Amsterdam is the city of bicycles, historic canals, and it is known for its diverse and vibrant nightlife. Because in Amsterdam “just about anything goes”, tourists need to pay special attention to their surroundings because the laissez-faire attitude creates the perfect environment for petty thieves and organized gangs to operate. While this post focuses on transportation in Amsterdam, one should consider viewing the following related pickpocket information regarding Amsterdam:
Pickpocket and Travel Scams on Amsterdam Public Transportation
Although Amsterdam is the “ultimate fantasy” in urban living due to the manageable size of the city, it is not always possible to avoid using the public transportation. The US State Department reports that thieves are very active in the area around the train and tram stations, aboard public transport and especially in the city center plus on trains to and from Schiphol Airport. Theft of hand luggage and laptop computers are quite common and thieves often work in pairs with one distracting a target while the other moves in on the unguarded property. The US State Department goes on to say that the timing of these thefts usually coincides with train stops, enabling thieves to escape quickly.
Pickpockets and Travel Scams at Amsterdam Trains and Train Stations
There are often official announcements in the train stations and trains warning passengers of pickpockets. Unfortunately, these announcements are in Dutch.
- You have run out of cash and know that the train station will definitely have an ATM, so you go there to withdraw money. While you enter your information into the machine – card and PIN – a man sneaks up behind you, sees the PIN and once the card is ejected from the machine, he swipes the card and takes off with it. Within hours, the man is able to withdraw 500 Euros.
- You happen to be traveling by train during a public holiday in December, so the station is quite full. You are wearing a thick winter coat and have quite a bit of luggage and you are carrying a handbag over your shoulder. You board the train and find your seat. Once you put your luggage on the racks, you realize that your handbag is missing. In the fuss of boarding, someone cut the straps and you didn’t notice because you were trying to manage your other bags.
Solution: When traveling, carry your belongings in the appropriate equipment. Purchase a bag with slash-proof straps and security zippers to keep out pickpockets.
- While traveling on the train, you notice that a passenger forgot their cell phone on their seat. You quickly chase down the passenger, leaving your own laptop unattended for a few seconds, to give the passenger their cell. The passenger thanks you and you return to your seat to find that your laptop was stolen.
Solution: This is actually a scam where a passenger will leave something behind, hoping that another helpful passenger will attempt to return it, while leaving their belongings unattended. If you do travel with a laptop, it is always a good idea to purchase a laptop lock. Anchor your laptop to a secure fixture and feel safe that if you need to step away for a moment, your laptop will be there when you return.
- You are loading your luggage on to a cart in a busy train station, as you lift one heavy bag on to the cart, someone runs into you and pushes you. You turn to see who ran into you and tell them to watch where they are going and while you are paying attention to the rude passerby, his accomplice is paying attention to the fat wallet in your back pocket.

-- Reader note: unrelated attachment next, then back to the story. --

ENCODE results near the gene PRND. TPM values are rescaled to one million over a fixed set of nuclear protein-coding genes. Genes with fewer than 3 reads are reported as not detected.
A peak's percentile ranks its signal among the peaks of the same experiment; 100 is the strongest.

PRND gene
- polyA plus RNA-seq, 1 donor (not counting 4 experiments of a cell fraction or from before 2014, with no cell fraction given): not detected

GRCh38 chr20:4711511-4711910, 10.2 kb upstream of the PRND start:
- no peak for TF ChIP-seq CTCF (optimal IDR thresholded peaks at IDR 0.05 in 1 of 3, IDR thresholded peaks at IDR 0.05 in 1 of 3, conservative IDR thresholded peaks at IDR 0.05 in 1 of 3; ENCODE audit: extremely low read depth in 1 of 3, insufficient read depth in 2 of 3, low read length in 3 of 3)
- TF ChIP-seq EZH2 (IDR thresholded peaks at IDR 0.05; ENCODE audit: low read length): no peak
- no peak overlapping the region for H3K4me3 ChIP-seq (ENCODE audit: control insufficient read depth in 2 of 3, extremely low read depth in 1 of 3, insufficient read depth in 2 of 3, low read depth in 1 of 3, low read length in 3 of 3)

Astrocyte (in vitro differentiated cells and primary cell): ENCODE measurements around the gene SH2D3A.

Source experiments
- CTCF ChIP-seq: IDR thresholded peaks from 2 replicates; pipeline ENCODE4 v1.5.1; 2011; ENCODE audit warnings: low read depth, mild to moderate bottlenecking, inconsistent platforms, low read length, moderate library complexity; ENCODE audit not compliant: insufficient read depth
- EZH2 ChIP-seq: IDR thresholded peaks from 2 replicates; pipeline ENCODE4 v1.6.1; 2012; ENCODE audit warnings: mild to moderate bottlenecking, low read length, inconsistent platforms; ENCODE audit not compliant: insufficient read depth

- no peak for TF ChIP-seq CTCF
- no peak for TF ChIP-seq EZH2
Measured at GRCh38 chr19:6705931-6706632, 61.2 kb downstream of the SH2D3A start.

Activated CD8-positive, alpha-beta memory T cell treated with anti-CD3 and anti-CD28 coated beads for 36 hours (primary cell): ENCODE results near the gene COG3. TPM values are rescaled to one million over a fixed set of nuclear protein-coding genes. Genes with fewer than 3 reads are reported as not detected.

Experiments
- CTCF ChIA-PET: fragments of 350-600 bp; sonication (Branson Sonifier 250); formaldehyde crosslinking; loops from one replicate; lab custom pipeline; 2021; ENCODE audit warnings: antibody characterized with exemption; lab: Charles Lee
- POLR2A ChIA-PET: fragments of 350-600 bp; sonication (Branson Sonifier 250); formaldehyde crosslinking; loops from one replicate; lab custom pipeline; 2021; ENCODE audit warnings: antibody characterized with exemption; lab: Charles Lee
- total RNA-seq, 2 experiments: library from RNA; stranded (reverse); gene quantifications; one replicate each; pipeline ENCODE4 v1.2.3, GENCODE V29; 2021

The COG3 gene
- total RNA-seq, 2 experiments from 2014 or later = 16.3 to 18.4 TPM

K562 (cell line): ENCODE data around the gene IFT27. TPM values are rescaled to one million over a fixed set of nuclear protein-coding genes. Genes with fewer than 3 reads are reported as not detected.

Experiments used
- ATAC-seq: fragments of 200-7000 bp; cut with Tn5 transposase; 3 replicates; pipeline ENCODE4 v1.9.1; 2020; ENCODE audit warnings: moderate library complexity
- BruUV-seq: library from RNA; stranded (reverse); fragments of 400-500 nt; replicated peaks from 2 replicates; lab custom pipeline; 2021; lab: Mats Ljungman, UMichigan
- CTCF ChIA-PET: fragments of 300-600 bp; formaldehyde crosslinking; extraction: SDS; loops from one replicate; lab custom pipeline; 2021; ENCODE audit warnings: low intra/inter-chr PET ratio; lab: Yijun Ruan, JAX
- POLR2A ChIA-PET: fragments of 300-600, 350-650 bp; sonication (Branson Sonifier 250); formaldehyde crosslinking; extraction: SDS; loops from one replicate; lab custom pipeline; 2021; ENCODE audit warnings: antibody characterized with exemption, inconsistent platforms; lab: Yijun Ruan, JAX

- While traveling on the train from Amsterdam Centraal Station and Schiphol Airport, a man sitting across from you asks if the wallet sitting on the table is yours. You answer, “No.” Once the train arrives to the airport stop, you gather your things and notice that your laptop bag is missing. The man sitting across from you distracted you with the wallet, while his friend stole your bag.
Solution: One way to guarantee that your bag is not stolen is to tie it down to the train. Secure your daypack or luggage with a mesh security net that limits access to the contents of the bag and allows you to lock the bag to the leg of the chair, for example, with a cable.
- A group of relatively young, well-dressed men board the train. There is an empty seat next to you and one of the men sits down. He begins to ask you questions, “Where are you going? Where are you from? Are you in Amsterdam on business or pleasure?”, and so on. You want to be polite, so you answer the man’s questions. Once it is time to exit the train, you are unable to locate your hand luggage. One of the other men in his group stole it while you were conversing with his mate.
- On a train from Schiphol Airport, baggage thieves will knock on your window to distract you, enabling his buddy to run onto the train and snatch your luggage.
- You are sitting on a train from the airport to downtown Amsterdam. You have all of your bags in sight and carry your laptop bag on your lap to keep it safe. Suddenly, a group of young boys enter the train car, make a commotion, grab your laptop bag along with a few other passengers’ bags and run.
Solution: Your laptop is not only valuable because of the price you paid for it; it is valuable because of the content it stores. When traveling by train, keep your laptop safe in a theft proof bag or backpack. Many of these bags offers a snatch-proof and slash-proof straps with built in locks, so they can be anchored to a secure fixture, plus tamper-proof lockable zippers.
- On a train, a man accidentally drops money on the floor. You bend down to help pick up the money and return it to the owner and his partner takes off with your camera bag.
- You had to check out of your hotel at 11 a.m., but your plane does not depart until 5 p.m. For convenience sake, you decide to lock your luggage in the lockers at the main train station. You examine the automatic lockers to figure out how the system works and a man notices you and walks over offering assistance. You finally have your bag secure in the storage locker and leave the station to take a final canal cruise. You reach for your wallet to pay and realize that the man somehow stole all of your Euros. Another scam that occurs here is the man already had a key to an empty locker in his hand and when he helped you he switched the key to your locker with the one that was empty. After you walk away from the locker, the thief comes back and removes your property.
- The ticket machines can be confusing for first-time users. A man offers to help you purchase a ticket using the machine and once you have your ticket, the man asks you for money.
- People may also offer to assist you with ticket machines by pressing the buttons for you and inserting the coins into the machine. You are so grateful for the help that you don’t think to examine the ticket. In the end, the person purchased you a discounted ticket for seniors even though you gave them enough for a full price fare.
Pickpockets and Travel Scams at Amsterdam Trams